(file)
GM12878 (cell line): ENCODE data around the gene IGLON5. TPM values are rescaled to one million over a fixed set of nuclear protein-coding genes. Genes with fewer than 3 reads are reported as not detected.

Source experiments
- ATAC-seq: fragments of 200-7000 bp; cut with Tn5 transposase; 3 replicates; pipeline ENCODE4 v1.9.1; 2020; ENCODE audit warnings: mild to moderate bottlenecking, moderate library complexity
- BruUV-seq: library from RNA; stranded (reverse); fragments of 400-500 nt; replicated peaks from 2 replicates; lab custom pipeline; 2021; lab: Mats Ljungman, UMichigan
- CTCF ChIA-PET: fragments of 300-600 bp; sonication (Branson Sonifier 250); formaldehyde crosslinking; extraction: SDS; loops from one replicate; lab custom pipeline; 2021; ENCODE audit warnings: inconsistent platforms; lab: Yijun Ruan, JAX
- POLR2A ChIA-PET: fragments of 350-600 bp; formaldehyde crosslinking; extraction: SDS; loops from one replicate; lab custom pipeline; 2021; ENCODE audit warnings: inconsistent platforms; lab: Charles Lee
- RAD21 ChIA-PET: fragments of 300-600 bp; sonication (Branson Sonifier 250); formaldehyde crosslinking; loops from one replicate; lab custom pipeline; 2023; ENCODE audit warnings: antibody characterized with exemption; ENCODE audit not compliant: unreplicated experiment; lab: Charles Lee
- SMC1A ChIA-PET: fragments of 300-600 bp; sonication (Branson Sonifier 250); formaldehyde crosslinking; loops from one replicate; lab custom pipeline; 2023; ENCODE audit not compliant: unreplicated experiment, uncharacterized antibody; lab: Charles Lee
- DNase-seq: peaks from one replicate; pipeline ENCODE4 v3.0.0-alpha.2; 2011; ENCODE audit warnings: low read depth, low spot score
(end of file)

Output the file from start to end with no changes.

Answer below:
GM12878 (cell line): ENCODE data around the gene IGLON5. TPM values are rescaled to one million over a fixed set of nuclear protein-coding genes. Genes with fewer than 3 reads are reported as not detected.

Source experiments
- ATAC-seq: fragments of 200-7000 bp; cut with Tn5 transposase; 3 replicates; pipeline ENCODE4 v1.9.1; 2020; ENCODE audit warnings: mild to moderate bottlenecking, moderate library complexity
- BruUV-seq: library from RNA; stranded (reverse); fragments of 400-500 nt; replicated peaks from 2 replicates; lab custom pipeline; 2021; lab: Mats Ljungman, UMichigan
- CTCF ChIA-PET: fragments of 300-600 bp; sonication (Branson Sonifier 250); formaldehyde crosslinking; extraction: SDS; loops from one replicate; lab custom pipeline; 2021; ENCODE audit warnings: inconsistent platforms; lab: Yijun Ruan, JAX
- POLR2A ChIA-PET: fragments of 350-600 bp; formaldehyde crosslinking; extraction: SDS; loops from one replicate; lab custom pipeline; 2021; ENCODE audit warnings: inconsistent platforms; lab: Charles Lee
- RAD21 ChIA-PET: fragments of 300-600 bp; sonication (Branson Sonifier 250); formaldehyde crosslinking; loops from one replicate; lab custom pipeline; 2023; ENCODE audit warnings: antibody characterized with exemption; ENCODE audit not compliant: unreplicated experiment; lab: Charles Lee
- SMC1A ChIA-PET: fragments of 300-600 bp; sonication (Branson Sonifier 250); formaldehyde crosslinking; loops from one replicate; lab custom pipeline; 2023; ENCODE audit not compliant: unreplicated experiment, uncharacterized antibody; lab: Charles Lee
- DNase-seq: peaks from one replicate; pipeline ENCODE4 v3.0.0-alpha.2; 2011; ENCODE audit warnings: low read depth, low spot score